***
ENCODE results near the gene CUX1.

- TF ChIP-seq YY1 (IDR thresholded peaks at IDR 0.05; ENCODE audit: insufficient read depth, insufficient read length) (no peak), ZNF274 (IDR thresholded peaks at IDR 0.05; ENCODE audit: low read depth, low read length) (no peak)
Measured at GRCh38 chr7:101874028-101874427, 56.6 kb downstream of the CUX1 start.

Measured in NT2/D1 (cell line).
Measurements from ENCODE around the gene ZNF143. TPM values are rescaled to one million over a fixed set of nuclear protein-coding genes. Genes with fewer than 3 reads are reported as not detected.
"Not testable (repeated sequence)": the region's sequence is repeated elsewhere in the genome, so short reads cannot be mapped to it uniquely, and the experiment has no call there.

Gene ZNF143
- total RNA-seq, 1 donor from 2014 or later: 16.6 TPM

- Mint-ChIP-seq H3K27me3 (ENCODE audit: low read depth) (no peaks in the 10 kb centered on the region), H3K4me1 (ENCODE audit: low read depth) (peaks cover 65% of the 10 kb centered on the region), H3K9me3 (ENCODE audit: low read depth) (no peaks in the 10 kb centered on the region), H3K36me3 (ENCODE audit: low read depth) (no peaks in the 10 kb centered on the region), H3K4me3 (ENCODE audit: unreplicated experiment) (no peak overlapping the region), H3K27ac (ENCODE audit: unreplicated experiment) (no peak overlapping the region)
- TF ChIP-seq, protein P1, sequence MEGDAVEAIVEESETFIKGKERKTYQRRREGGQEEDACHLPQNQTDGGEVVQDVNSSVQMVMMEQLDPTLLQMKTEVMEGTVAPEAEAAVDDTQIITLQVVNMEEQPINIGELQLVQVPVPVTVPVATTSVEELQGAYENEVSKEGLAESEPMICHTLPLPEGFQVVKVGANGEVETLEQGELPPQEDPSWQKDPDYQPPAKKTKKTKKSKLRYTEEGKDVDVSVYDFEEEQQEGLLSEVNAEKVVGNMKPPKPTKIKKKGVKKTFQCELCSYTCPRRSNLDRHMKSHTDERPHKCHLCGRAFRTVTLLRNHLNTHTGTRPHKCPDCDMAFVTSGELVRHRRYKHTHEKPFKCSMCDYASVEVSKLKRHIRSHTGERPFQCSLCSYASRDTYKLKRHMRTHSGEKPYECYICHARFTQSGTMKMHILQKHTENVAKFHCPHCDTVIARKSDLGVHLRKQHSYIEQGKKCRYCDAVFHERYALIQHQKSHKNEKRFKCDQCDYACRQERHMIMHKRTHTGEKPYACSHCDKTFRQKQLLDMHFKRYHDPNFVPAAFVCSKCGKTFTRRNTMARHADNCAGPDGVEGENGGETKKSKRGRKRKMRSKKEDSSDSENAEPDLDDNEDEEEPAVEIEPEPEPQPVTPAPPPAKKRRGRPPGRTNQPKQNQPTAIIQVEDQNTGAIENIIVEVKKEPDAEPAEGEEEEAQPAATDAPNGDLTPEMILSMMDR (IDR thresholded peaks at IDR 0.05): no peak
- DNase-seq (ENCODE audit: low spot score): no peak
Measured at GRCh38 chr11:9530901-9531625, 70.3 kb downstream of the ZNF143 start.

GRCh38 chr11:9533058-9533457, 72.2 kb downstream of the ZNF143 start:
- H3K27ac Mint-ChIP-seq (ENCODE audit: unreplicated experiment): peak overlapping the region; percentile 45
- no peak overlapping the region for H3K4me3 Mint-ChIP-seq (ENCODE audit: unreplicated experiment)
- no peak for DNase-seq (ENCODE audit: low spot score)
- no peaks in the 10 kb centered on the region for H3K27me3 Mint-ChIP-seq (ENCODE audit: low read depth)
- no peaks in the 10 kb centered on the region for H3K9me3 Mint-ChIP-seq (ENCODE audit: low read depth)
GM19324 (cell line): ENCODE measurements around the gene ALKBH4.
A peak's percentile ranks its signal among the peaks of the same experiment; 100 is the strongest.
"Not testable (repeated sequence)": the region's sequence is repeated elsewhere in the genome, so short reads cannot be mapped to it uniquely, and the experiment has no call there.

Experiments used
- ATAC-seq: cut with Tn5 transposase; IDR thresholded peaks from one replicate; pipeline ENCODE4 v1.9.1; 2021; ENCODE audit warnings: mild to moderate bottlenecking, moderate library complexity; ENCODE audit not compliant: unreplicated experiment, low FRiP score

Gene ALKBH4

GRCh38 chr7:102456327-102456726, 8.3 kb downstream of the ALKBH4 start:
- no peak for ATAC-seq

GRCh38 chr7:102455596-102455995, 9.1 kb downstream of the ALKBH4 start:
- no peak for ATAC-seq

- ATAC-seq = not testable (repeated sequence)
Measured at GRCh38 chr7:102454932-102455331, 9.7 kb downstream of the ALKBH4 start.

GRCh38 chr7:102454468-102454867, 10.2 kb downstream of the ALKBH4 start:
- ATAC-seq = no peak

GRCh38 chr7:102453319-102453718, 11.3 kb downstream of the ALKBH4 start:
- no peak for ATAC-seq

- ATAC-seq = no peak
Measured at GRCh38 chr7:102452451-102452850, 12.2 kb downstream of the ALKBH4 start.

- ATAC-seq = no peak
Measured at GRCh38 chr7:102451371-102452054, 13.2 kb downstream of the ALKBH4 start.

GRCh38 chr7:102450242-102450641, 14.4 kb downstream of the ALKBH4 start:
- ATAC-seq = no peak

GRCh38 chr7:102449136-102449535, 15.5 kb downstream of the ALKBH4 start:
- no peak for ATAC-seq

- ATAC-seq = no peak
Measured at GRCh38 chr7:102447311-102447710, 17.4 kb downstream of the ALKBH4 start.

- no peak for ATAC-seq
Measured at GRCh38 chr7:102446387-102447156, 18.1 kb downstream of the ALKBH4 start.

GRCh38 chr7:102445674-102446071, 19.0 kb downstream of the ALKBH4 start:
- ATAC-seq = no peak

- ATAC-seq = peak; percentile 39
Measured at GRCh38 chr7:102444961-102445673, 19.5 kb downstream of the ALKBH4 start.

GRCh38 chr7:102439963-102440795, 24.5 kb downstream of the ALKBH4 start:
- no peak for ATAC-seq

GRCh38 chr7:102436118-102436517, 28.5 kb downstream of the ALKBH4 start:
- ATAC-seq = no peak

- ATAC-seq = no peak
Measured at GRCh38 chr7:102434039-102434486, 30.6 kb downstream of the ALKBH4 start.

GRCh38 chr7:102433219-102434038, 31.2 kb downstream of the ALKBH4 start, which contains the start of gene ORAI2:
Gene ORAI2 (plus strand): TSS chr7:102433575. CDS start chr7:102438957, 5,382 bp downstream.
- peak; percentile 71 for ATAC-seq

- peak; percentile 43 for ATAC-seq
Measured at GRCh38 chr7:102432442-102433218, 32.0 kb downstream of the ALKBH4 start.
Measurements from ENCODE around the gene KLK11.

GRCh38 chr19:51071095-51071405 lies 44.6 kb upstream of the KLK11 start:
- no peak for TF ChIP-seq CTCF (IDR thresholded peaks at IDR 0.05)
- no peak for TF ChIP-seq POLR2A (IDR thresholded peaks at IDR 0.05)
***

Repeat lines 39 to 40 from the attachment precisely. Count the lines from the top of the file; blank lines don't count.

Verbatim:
GRCh38 chr7:102450242-102450641, 14.4 kb downstream of the ALKBH4 start:
- ATAC-seq = no peak